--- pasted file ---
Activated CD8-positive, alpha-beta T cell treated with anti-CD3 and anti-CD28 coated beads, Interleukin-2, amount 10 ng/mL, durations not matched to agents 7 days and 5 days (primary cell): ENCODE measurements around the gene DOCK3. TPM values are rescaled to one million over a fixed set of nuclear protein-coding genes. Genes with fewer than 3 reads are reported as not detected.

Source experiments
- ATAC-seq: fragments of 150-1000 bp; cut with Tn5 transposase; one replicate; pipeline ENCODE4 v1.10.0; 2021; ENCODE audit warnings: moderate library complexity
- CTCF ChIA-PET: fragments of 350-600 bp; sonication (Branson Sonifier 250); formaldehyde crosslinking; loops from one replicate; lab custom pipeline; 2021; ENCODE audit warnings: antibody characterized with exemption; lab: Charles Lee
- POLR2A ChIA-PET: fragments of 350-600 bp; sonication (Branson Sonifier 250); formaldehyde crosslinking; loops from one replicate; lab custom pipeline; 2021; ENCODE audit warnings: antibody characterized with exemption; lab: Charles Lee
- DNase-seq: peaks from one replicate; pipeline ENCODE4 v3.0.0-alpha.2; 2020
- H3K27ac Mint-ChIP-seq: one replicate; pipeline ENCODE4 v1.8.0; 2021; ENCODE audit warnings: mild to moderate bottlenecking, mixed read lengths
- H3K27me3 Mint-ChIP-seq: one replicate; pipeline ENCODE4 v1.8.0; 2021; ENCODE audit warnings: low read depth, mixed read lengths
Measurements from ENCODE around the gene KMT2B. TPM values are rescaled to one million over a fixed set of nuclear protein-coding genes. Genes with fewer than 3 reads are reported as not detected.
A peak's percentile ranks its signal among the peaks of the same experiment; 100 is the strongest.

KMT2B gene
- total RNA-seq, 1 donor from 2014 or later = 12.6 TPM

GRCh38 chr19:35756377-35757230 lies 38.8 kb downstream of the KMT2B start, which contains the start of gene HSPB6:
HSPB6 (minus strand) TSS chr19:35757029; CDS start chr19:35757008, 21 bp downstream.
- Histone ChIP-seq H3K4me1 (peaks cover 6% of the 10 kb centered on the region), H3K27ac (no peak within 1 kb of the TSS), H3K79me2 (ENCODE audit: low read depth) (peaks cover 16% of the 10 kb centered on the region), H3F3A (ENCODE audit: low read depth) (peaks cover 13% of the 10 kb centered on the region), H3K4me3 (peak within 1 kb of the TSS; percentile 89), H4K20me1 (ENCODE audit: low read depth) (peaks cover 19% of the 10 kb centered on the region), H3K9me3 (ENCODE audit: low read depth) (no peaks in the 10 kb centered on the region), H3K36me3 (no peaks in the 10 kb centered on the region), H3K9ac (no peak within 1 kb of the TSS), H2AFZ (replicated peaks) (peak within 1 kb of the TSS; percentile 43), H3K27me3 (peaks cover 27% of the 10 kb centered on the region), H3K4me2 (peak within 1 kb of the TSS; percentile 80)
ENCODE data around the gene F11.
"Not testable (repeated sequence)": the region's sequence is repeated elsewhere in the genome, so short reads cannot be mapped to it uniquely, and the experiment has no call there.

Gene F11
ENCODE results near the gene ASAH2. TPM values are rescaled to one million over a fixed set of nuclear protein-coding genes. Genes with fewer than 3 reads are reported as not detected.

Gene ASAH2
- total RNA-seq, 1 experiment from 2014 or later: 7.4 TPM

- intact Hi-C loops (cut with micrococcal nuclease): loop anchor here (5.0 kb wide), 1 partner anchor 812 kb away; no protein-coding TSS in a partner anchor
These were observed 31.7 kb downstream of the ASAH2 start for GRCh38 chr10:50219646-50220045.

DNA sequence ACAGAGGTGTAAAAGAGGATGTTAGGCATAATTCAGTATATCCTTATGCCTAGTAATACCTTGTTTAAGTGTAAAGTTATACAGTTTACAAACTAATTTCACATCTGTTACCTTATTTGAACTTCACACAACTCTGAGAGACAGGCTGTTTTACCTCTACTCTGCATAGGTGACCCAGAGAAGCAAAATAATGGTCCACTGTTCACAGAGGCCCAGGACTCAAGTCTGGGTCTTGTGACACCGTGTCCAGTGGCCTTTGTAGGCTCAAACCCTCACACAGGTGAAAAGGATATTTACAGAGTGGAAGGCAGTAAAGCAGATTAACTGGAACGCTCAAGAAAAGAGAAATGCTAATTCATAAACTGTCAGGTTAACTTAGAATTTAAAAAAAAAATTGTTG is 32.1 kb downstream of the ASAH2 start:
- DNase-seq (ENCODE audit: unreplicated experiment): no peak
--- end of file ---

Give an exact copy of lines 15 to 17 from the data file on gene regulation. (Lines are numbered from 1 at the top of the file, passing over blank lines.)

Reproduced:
- Histone ChIP-seq H3K4me1 (peaks cover 6% of the 10 kb centered on the region), H3K27ac (no peak within 1 kb of the TSS), H3K79me2 (ENCODE audit: low read depth) (peaks cover 16% of the 10 kb centered on the region), H3F3A (ENCODE audit: low read depth) (peaks cover 13% of the 10 kb centered on the region), H3K4me3 (peak within 1 kb of the TSS; percentile 89), H4K20me1 (ENCODE audit: low read depth) (peaks cover 19% of the 10 kb centered on the region), H3K9me3 (ENCODE audit: low read depth) (no peaks in the 10 kb centered on the region), H3K36me3 (no peaks in the 10 kb centered on the region), H3K9ac (no peak within 1 kb of the TSS), H2AFZ (replicated peaks) (peak within 1 kb of the TSS; percentile 43), H3K27me3 (peaks cover 27% of the 10 kb centered on the region), H3K4me2 (peak within 1 kb of the TSS; percentile 80)
ENCODE data around the gene F11.
"Not testable (repeated sequence)": the region's sequence is repeated elsewhere in the genome, so short reads cannot be mapped to it uniquely, and the experiment has no call there.